Fine English Revolvers.
Just received from England, six Tranter’s fine revolving pistols, 80 and 120 bore.
Price $220 each.

All of this is evidence indicates that at least some of the Tranter revolvers produced during (as well as prior to) the Civil War, saw Confederate use. At least one Tranter that I previously owned was most likely imported by Schuyler, Hartley & Graham of New York. The gun was an engraved, nickel-plated 4th Model 54-Bore revolver with relief carved ivory grips. The gun was serial number 13619T. Dating Tranter revolvers based upon their serial numbers is somewhat problematic, as frames were sometime produced in advance and the guns completed at a later date. What we do know is that the “T” serial number suffix came into use around serial number 2200, sometime in 1854. From extant examples of Tranter’s with specific dates associated with them, it appears that those revolvers with serial numbers under 20,000 were produced prior to the end of 1865.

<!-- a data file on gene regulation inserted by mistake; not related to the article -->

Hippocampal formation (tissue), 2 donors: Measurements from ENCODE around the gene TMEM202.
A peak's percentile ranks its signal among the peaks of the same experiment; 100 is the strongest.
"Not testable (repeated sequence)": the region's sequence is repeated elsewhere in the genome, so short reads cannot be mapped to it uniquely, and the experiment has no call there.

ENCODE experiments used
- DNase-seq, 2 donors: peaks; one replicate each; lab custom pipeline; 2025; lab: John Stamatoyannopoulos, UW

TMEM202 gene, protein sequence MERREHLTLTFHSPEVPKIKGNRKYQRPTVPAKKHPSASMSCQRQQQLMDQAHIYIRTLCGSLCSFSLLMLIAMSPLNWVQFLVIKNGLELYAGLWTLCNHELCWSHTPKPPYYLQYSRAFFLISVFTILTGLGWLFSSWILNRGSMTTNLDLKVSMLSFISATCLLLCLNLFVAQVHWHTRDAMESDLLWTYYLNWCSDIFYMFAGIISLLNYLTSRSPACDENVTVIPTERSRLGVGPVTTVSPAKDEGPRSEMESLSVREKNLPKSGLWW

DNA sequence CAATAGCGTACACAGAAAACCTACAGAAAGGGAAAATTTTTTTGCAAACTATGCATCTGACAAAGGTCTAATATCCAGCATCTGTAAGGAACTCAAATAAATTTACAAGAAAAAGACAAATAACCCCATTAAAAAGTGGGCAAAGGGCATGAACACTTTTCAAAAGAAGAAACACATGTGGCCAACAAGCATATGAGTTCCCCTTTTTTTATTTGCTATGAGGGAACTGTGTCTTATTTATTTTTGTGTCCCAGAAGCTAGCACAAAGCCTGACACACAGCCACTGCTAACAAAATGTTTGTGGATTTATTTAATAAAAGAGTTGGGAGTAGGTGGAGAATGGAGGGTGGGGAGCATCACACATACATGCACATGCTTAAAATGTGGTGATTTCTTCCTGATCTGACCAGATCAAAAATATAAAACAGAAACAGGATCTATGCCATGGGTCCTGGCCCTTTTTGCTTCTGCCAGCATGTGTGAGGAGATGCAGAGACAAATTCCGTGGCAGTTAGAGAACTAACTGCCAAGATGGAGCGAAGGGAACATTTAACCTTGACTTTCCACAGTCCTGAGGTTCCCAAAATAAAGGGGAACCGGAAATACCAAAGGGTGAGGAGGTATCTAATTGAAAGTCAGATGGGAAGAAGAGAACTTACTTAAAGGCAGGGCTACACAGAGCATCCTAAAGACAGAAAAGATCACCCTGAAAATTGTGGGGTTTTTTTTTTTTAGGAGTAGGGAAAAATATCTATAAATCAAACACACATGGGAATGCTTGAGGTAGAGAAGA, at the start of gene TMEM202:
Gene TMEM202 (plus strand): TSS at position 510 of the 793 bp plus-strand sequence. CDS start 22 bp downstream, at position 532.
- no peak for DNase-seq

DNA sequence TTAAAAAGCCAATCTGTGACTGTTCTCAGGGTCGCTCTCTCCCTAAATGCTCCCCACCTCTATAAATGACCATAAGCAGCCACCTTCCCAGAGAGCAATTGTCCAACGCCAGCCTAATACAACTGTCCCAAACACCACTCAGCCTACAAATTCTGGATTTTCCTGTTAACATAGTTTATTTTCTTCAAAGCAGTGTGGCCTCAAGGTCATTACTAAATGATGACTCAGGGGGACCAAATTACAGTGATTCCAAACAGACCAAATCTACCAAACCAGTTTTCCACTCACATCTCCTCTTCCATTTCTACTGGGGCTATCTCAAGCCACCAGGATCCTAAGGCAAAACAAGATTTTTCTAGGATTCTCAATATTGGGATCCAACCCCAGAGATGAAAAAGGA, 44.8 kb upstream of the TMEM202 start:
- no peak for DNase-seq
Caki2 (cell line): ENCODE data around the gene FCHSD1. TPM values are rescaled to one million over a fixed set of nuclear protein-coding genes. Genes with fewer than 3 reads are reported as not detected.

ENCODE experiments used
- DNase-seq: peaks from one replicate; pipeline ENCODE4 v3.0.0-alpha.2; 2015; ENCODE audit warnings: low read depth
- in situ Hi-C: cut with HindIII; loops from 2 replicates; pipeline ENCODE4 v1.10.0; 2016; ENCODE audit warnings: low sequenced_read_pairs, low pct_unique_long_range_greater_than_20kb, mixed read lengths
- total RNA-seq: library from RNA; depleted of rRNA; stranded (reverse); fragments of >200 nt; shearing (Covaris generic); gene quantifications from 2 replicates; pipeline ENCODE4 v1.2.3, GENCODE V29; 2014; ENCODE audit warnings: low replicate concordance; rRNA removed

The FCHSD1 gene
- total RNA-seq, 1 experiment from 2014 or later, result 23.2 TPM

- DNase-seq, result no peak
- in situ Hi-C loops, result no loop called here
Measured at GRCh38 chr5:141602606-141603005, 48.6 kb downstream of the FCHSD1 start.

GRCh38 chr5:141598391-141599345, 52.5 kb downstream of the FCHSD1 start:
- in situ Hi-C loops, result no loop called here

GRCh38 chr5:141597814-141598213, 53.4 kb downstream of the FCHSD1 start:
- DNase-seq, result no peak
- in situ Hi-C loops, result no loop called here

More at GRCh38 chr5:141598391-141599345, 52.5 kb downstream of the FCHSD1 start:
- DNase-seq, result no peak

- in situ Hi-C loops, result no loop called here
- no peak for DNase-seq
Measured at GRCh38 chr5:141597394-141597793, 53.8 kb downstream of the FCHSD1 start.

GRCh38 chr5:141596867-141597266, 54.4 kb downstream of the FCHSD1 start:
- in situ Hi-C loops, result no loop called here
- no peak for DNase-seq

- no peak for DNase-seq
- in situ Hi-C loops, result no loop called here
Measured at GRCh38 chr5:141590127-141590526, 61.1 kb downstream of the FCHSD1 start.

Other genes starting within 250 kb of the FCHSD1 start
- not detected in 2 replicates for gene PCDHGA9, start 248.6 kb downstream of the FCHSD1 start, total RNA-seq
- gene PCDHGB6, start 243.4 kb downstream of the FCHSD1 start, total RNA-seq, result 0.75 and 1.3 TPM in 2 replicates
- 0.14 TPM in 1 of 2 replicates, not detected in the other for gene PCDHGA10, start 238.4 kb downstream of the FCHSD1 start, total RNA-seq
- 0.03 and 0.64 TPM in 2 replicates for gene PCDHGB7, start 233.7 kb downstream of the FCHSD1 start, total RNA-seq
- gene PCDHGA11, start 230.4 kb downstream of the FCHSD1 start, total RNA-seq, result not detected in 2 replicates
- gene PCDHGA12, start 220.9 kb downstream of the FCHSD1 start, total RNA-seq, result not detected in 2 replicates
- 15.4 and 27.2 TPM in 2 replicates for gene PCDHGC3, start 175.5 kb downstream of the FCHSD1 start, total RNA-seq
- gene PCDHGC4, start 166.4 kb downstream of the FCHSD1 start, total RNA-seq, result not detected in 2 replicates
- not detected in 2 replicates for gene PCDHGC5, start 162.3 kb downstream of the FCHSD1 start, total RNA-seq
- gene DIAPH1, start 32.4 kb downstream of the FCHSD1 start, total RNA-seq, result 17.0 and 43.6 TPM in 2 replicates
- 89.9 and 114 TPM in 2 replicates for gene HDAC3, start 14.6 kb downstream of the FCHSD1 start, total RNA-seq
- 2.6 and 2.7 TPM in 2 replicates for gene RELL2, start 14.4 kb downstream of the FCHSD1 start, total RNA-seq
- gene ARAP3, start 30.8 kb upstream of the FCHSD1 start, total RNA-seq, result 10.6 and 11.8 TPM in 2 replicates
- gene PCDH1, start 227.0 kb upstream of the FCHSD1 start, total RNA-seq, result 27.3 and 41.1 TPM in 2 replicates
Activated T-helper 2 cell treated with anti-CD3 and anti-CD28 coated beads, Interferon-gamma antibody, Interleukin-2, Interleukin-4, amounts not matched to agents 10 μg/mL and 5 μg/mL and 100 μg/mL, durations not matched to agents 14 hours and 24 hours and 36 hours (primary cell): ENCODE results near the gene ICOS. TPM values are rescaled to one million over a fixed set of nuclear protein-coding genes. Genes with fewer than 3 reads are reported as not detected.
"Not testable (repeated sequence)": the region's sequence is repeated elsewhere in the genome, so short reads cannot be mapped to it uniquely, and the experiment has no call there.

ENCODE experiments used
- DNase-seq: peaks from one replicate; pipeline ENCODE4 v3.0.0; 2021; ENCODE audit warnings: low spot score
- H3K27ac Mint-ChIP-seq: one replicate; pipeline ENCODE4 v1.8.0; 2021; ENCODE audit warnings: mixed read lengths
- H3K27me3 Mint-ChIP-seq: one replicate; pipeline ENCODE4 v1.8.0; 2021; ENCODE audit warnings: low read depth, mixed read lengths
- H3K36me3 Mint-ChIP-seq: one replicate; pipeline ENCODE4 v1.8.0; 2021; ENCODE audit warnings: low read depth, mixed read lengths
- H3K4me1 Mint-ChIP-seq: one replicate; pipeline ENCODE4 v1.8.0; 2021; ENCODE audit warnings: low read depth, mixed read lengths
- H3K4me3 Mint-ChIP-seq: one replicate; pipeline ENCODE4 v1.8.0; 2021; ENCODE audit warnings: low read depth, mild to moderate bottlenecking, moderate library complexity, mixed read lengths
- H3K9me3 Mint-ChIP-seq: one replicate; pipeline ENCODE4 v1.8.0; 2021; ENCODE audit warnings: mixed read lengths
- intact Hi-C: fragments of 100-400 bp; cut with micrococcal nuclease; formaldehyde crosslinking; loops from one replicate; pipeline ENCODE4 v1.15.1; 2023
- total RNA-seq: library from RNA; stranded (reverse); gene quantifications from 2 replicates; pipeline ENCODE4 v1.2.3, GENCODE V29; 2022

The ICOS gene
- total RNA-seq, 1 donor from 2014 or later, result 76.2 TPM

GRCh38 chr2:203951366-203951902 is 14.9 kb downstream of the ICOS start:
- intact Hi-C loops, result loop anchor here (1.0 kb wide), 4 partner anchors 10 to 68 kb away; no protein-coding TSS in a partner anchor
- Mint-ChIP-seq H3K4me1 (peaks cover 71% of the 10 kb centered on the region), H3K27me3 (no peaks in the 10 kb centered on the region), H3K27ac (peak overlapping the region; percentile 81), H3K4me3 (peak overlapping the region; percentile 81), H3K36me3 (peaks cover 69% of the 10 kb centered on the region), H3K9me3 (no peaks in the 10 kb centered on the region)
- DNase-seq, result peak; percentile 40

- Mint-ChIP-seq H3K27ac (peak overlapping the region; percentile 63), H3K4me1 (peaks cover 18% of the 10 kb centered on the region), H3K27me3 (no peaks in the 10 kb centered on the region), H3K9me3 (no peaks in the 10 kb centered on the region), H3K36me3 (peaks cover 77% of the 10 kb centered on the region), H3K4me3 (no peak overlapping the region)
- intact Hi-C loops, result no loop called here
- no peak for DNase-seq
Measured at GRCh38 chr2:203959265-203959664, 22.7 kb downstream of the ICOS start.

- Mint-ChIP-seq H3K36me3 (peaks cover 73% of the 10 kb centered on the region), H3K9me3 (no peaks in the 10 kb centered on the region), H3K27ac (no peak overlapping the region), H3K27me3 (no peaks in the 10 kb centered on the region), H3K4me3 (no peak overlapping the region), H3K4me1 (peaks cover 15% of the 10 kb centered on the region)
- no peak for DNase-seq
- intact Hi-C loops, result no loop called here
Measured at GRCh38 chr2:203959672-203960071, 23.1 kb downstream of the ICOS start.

This particular 4th Model Tranter Revolver is in about FINE condition and is accompanied by an original Tranter oak casing and a variety of associated accessories and accoutrements. The revolver is not retailer marked, indicating that it may have been an exported gun. The right side of the revolver frame is clearly marked with the serial number No 13714T, and was probably produced in late 1861 or early 1862. The left side of the frame is clearly marked with Tranter’s oval maker mark, and reads in two lines: TRANTER’s / PATENT. This same mark is also found on the loading lever. The revolver retains about 70% of its original bright blue finish on the frame, and about 40% of the original finish on the 6” octagon barrel. The right barrel flat, which rested against the bottom of the case, shows the most finish loss. The rest of the finish loss on the barrel is mostly along the high points and sharp edges, with the bottom of the barrel and left flat (under the rammer) retaining the most finish. The barrel has a pair of crisp Birmingham commercial proof marks on the upper left flat. The color case hardened cylinder retains some light traces of the original case hardened finish, which has faded to a mottled gray patina and shows some light surface freckling. The cylinder retains all of its original cones (nipples), which are in fine, crisp condition. The cylinder shows the usual Birmingham commercial proofs between the chambers, which are typically encountered on Tranter revolvers. The double action lock work functions crisply and correctly in every way, and the revolver times, indexes and locks up exactly as it should. The Tranter’s Patent safety lever on the right side of the frame functions smoothly and locks the gun safely when engaged. The Tranter’s patent loading lever is in the white and has a medium pewter patina with some minor oxidized freckling present. The loading lever functions smoothly and works exactly as it should. The bore of the revolver is in VERY GOOD+ to NEAR FINE condition. It is mostly bright and retains crisp rifling. The bore does show some scattered light pitting along its length. The checkered walnut grips are in about FINE condition as well. The grips are solid and free of any breaks, cracks or repairs. The checkering remains crisp and sharp throughout, with only some minor handling marks and dings, and some very small areas of lightly flattened checkering points. The gun comes in a typical English oak case, which appears to be original to the gun. The case is in about GOOD+ to NEAR VERY GOOD condition and appears to have the original green felt lining. The case retains its original “Bible” hinges, but the locking mechanism, lock escutcheon and the presentation plaque from the top of the case are all missing. The case shows a significant number of bumps, dings, scrapes, and scars from handling and use over the years. The interior dividers appear to be original, and most are in stable condition, although a couple of them are loose, which is not uncommon with 150 year old revolver cases. The case contains a number of implements and accessories associated with the pistol. These include: